Musings and Amusings

Archive for the ‘Humor’ Category

Santa, Pack a Seamstress. PLEASE!

In the ‘What Was I Thinking’ category, I bought Raqi this child-size mannequin

image

and these It’s So Easy (even an idiot can do it) Simplicity patterns

image image

and filled a sewing basket with shiny pins, assorted needles, pink pin cushion, measuring tape, colorful ribbon, spools of colorful thread, my button collection, black snaps and Velcro strips.

Raqi has been designing and hand sewing rudimentary clothes for her dolls, and she asked for fabric and a mannequin for Christmas to make herself some clothes. Her Mom told me she bought Raqi a ‘beginner’ sewing machine, so I jumped on Ebay to look for a mannequin.

As I was dressing up the mannequin in a scarf and skirt to put under the Christmas tree, lightning struck.

I CAN’T SEW.

I HATE SEWING!

Who is going to help Raqi thread the sewing machine, translate those mind-numbing pattern illustrations, measure and cut the fabric, sew in a straight line?

All my childhood trauma of my complete and utter failure as a seamstress came flooding over me. Mom made all our clothes and fully expected my sister and me to follow in her footsteps. She tried to teach me, cajole me. She even threatened to disown me from the realms of Home Ec majors who’d paved the way in my family.

I can’t make head, fingers nor foot-pedal sense of bobbins, nap, salvage, pinking shears. I can’t even fold the patterns up once they’ve been unfolded, not even with those permanent fold lines seared in that tissue-like paper.

Panicked, I emailed Parker: “Can YOU sew?”

Her response: “No, I thought you could.”

Running through my non-existent list of Plan B’s, I thought of Charisse, Raqi’s next-door-neighbor-Super-Mom who French-braids hair; makes daily meals for six from scratch; paints Halloween faces with the skill of a makeup artist.

I emailed Parker: “What about Charisse? Does she sew? If not, can she learn overnight?”

Parker’s response: “Charisse is out of town. You better bring gin.”

Merry Christmas to all my dear friends, readers, fellow bloggers and your families. May your Christmas celebration be as blessed and loving as I know mine will.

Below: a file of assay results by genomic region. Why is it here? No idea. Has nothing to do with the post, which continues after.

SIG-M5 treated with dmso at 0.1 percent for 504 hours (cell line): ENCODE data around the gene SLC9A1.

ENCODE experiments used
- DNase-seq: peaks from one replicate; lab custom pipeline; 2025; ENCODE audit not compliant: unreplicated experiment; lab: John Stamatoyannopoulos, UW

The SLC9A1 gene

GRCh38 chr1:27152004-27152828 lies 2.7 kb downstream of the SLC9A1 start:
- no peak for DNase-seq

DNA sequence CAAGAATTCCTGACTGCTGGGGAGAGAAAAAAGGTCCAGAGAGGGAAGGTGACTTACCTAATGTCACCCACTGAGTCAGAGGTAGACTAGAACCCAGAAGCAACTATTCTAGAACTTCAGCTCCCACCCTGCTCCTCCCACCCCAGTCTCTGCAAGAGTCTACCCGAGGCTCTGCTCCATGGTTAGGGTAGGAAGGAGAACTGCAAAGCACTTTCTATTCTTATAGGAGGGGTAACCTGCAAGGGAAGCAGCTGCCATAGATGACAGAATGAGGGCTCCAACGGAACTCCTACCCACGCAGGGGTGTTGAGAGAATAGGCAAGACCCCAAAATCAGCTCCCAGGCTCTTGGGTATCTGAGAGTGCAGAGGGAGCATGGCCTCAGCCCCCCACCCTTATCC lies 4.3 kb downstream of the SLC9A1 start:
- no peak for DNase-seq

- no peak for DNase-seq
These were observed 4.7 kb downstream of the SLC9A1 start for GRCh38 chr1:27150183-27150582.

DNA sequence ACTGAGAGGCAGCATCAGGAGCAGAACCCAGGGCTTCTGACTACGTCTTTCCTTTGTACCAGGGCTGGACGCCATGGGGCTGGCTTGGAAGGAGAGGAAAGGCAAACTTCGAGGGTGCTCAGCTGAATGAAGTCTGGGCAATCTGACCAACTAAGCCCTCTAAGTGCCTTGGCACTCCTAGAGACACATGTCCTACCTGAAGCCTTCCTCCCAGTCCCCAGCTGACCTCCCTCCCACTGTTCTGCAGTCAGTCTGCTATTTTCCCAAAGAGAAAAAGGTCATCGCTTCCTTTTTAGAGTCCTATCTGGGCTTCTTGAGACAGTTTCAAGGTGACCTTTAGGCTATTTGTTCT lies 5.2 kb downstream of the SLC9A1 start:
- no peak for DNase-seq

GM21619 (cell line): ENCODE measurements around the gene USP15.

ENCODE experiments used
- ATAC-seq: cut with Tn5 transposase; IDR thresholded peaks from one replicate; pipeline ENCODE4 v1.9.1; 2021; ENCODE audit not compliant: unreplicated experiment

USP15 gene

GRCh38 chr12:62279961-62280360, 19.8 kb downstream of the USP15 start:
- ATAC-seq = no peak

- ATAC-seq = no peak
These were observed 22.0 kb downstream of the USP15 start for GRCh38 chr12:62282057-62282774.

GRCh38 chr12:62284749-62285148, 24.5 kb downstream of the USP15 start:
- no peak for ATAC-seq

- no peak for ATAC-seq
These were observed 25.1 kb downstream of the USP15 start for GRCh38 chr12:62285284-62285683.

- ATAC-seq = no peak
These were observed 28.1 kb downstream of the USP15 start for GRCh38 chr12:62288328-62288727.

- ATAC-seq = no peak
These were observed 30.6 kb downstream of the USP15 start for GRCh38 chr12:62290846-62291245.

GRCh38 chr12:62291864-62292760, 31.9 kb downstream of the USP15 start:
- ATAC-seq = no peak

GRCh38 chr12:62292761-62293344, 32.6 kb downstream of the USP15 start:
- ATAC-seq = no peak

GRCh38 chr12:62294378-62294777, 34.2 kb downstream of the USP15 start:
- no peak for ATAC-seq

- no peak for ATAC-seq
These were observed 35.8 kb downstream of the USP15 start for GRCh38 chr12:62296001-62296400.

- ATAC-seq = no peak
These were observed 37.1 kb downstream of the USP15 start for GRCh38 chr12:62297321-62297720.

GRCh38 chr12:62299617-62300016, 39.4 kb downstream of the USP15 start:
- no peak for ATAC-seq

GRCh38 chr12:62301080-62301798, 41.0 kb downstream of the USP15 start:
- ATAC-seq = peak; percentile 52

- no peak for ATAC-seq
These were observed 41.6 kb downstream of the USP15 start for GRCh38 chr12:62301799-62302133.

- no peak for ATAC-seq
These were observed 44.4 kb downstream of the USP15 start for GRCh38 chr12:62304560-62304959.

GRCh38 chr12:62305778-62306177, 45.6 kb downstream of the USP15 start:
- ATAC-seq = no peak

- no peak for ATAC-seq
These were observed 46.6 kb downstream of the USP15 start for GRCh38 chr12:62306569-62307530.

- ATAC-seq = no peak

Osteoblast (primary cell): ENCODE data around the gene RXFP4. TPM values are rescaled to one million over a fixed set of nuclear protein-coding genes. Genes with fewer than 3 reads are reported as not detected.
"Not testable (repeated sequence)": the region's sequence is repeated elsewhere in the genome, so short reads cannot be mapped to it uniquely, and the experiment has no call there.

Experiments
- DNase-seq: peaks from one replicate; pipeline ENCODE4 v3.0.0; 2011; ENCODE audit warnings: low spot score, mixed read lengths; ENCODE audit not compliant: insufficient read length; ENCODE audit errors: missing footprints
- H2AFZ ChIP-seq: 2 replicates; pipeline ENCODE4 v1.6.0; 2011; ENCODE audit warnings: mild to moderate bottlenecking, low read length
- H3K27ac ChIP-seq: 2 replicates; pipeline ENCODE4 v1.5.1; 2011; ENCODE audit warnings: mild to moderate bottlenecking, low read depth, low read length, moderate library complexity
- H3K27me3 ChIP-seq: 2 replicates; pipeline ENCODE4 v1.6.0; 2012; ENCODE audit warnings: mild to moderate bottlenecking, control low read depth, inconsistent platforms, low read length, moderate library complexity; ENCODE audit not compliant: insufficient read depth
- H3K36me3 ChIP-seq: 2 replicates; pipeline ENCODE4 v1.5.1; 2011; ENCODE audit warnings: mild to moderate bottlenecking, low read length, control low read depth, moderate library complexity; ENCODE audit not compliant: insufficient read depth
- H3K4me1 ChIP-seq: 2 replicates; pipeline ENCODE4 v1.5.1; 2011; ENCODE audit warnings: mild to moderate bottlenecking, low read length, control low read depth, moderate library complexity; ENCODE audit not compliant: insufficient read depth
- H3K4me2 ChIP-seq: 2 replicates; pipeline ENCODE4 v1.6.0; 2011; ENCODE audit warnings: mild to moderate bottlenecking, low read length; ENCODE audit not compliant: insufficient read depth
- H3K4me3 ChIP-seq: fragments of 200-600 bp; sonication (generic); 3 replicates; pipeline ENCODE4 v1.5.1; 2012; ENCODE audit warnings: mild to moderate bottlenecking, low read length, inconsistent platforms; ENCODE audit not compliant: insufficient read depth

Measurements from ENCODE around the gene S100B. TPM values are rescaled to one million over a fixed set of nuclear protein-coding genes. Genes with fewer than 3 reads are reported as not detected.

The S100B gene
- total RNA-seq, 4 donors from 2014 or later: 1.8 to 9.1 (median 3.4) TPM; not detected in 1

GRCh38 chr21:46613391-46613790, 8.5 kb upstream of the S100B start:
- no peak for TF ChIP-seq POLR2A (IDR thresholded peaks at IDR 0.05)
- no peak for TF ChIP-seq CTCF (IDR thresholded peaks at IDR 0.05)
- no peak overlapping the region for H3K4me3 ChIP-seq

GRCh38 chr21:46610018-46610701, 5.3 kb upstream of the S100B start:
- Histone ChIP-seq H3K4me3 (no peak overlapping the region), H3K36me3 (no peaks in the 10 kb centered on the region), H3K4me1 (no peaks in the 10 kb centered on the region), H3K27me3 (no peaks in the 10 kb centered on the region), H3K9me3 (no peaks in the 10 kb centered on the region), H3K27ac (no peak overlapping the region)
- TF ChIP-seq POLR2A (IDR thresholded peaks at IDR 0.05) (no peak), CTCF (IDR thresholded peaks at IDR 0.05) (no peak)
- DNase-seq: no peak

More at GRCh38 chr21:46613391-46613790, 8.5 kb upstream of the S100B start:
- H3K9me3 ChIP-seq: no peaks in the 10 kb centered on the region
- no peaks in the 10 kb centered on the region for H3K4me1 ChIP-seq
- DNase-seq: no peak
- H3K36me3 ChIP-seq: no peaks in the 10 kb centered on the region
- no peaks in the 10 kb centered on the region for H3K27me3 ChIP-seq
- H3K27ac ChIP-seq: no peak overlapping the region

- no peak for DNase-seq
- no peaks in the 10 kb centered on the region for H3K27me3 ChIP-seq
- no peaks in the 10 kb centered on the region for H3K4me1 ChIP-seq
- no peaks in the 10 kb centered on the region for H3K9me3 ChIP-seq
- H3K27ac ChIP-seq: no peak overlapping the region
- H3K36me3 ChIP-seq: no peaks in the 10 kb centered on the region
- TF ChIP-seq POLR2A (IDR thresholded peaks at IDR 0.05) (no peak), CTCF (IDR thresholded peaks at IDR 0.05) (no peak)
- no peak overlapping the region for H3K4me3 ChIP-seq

O Holy Night.

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This Doesn’t Add Up!

Hub and I sat down last night to help Sparks (5th grade) with his homework.

You know where I’m going with this, right?

Sparks gave us an hour lesson in New Math, during which my thinking cap was knocked so askew I had to lie down for an hour. In New Math, that adds up to 1½ hours of no one learning any New Math.

We recovered by having some pie.

einstein

Apparently 98% of our population in any given year doesn’t grasp how to add, subtract or multiply numbers by columns. Neither do we know how to divide numbers using this cool Boomer doodle pattern:

division1

That’s the only reason I like long division – that rockin’ doodle pattern!

Don’t worry, there are doodle patterns in New Math; just not that obsolete Boomer pattern.

In New Math, the doodle pattern is 100% addition.

That’s right. Subtraction, multiplication and division are each distilled down to addition. Specifically addition of tens. See how this problem starts out as subtraction but quickly morphs into addition?

subtraction1

In addition, Plus Also, horizontal processing has replaced vertical calculations.

For instance this kind of problem:

 addition2

Now looks like …

new math

The gist is 72 and 39 are broken down into tens and reconfigured into completely new numbers spread out across that doodle-y horizontal line. The new numbers are then … … ok, I have no idea how to proceed, but I’m 97% certain there’s a subsequent calculation requiring an additional doodle.

new math doodle

Is anyone seeing a pattern here?

Call me doodle-brained, but New Math looks like it’s taking us down a slippery slope to a nation of … well … doodlers, not mathematicians!

Nevertheless, I’m encouraging Sparks to stick with New Math. I’m counting on him to calculate answers to some mathematical problems that have long plagued my musing mind:

  1. How is it that my nieces and nephews are approaching age 40 when I’m barely one face-wrinkle past 39 myself?
  2. How is it that my youngest brother, who I invariably describe as age 22, is actually – when I doodle it out – 57?
  3. Why can audiologists fine tune Hub’s hearing aids with eight different programs so he can HEAR, but not a single calibration will entice him to LISTEN?
  4. How can we successfully land a space explorer on a comet after traveling a cumulative four billion miles, but my cable provider cannot accurately sync my ‘automatic recording option’ with the actual start time of my shows?